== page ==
Author Owen Quine disappears after his latest book which attacks his so called friends and colleagues is being touted to publishers by his agent. Is the whole thing some kind of publicity stunt or is something much darker about to happen? Cormoran Strike, asked by the author’s wife to locate him seems more in control here, fuelled by the success of the case in “The Cuckoo’s Calling” which has brought him greater kudos as a private detective and a continuing difficult relationship with the Police. Strike has favours he can call in and with Robin still motivated to find out as much as she can abut detective work the reader is confident Strike will solve the crime before the authorities.
Like “The Cuckoo’s Calling” the case is involving and well-plotted but Galbraith here takes a little too long to get to the solution, there’s a few too many meetings with suspects and the literary analysis of the work causing the disappearance makes the book feel not as plausible as last time round and slightly irritated me. It is no means a failure but now the characters have been established I was expecting a real cracker of a novel and that Galbraith would have me eating out of his/her hand but it didn’t quite live up to my high expectations.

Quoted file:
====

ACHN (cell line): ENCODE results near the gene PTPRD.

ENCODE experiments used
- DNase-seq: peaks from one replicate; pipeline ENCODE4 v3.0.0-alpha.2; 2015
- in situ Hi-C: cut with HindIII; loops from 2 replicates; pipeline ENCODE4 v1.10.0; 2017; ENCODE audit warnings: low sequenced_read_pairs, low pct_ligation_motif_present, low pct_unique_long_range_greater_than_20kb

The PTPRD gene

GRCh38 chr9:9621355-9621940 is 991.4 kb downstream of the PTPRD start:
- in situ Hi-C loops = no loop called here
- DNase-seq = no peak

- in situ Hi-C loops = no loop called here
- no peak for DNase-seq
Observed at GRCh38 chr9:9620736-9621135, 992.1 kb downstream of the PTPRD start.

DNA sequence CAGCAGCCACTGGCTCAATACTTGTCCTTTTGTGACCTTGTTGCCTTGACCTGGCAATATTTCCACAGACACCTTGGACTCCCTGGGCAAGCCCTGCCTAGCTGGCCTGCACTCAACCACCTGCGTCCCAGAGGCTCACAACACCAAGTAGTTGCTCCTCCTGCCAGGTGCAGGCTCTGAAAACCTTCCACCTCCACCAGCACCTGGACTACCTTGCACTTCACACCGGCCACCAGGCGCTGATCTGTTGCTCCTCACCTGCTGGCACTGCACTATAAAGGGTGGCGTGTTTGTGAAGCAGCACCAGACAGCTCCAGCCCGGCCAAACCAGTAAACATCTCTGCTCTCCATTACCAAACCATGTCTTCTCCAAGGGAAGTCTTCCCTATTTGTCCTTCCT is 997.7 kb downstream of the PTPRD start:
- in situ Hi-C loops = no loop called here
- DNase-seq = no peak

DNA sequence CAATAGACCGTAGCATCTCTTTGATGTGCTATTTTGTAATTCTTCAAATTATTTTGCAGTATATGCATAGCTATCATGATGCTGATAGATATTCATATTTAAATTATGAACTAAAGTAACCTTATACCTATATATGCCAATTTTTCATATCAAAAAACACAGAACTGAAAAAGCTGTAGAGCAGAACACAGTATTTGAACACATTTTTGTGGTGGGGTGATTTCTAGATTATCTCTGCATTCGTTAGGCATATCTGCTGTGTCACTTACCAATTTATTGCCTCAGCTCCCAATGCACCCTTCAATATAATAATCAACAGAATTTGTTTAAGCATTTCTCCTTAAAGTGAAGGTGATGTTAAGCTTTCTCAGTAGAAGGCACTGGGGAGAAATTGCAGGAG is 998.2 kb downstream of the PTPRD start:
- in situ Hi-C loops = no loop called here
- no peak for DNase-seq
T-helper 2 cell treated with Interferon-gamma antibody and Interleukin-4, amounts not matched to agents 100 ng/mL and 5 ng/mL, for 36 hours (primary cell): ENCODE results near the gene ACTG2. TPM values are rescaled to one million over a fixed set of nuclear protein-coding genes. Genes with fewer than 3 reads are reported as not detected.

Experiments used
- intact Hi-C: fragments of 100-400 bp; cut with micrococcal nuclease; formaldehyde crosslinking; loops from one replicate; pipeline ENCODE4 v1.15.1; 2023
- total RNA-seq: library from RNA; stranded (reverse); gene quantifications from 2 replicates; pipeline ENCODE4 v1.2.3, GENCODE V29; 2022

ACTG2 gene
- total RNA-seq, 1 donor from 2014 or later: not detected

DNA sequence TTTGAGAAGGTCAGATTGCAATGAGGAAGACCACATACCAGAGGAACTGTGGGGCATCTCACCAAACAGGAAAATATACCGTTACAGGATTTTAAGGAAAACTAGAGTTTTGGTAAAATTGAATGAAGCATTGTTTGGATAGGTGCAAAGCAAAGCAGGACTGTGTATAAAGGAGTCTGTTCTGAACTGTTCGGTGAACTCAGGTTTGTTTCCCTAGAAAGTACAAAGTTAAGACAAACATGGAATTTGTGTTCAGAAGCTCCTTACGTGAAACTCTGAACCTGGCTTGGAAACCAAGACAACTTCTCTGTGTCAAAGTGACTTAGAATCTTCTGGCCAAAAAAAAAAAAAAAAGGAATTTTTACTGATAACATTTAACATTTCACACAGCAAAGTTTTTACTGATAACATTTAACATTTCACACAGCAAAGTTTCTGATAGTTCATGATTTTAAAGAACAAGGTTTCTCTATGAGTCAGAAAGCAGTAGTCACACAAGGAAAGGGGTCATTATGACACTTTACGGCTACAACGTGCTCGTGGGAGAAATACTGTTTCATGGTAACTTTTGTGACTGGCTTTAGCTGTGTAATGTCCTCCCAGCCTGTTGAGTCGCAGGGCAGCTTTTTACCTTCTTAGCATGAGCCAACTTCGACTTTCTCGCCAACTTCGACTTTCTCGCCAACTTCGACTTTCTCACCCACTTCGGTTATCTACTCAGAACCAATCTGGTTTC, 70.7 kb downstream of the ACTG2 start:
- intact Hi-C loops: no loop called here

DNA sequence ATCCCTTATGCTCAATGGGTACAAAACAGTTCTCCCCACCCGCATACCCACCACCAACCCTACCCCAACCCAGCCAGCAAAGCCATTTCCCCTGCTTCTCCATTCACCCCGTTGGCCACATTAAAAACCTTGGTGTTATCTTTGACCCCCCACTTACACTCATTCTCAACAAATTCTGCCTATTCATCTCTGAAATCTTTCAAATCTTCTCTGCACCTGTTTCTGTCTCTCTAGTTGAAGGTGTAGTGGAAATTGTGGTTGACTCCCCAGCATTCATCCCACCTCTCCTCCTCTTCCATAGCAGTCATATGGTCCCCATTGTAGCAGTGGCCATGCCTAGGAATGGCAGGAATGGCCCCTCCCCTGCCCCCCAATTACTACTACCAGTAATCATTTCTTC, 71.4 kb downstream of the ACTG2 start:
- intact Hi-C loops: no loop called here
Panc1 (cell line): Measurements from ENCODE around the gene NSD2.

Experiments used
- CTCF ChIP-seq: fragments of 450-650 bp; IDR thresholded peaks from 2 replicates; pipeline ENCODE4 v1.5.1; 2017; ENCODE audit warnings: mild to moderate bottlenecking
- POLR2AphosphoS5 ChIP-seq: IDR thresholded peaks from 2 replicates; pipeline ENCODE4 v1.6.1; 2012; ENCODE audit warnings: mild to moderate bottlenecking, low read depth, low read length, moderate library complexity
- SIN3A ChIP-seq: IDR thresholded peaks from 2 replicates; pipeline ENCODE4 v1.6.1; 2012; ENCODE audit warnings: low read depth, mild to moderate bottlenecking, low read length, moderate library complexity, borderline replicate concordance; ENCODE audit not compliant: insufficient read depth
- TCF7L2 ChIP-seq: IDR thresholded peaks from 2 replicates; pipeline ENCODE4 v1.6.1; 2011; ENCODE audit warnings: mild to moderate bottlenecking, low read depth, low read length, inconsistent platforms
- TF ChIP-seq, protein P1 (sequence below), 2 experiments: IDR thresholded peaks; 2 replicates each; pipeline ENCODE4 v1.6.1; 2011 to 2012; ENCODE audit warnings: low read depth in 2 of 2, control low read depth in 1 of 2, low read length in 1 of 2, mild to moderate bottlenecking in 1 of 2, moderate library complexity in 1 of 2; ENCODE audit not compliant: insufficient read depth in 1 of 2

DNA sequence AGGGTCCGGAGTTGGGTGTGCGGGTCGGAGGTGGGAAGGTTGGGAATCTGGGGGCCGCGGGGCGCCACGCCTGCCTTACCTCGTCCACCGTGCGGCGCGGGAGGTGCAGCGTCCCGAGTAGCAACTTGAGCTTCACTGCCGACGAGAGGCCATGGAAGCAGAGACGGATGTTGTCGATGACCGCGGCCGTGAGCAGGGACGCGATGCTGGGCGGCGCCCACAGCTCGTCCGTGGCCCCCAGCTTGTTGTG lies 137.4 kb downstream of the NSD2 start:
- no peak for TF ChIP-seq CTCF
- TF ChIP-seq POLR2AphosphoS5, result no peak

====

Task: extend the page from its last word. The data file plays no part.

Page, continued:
The Silkworm was published by Sphere in 2014
Although I’ve watched every episode of both “Inspector Montalbano” and “Young Montalbano” shown over here on BBC4 I’ve never read any of the books on which they are based. This is the first in the sequence published in the UK in 2003. Those of you who want to be strictly chronological may wish to start with Camilleri’s 2013 collection “Montalbano’s First Case & Other Stories” but I’m going with the order by publication date.
So far Camilleri has produced twenty of these Italian bestsellers up to 2016’s “A Voice In The Night”with the next two scheduled (“A Nest Of Vipers” is due to be published in August 2017) so I have a fair bit of catching up to do. I did find myself remembering the TV adaptation quite well as I was reading this (I’m usually a bit of a stickler for reading the book first) and I couldn’t get Luca Zingaretti’s portrayal of the Inspector out of my head.
Plotwise, a local notable is found dead in his car at a known cruising ground, partially clad and having recently had a good time. It’s believed to be a fairly scandalous natural causes heart attack but Montalbano thinks differently. On the same site a valuable necklace is found by two waste disposal men and there is obviously some link between the jewellery and the dead man. Despite some rather tortuous long sentences at the beginning of the novel this settles into a quick and relatively easy read. The glory of Sicily does not come across, obviously, as well as it does on the television but here, in this translation by Stephen Saratelli you don’t need to read the subtitles. Once you’re drawn into the Italian way of complex local political manoeuvrings and a different kind of logic and Camilleri writing more than you’d expect with tongue firmly in cheek this provides a very satisfactory introduction to these quirky crime capers. At times I could feel the influence of prolific French author Georges Simenon (Camilleri worked on a TV production of “Maigret” before embarking on his writing career) and that’s certainly no bad thing.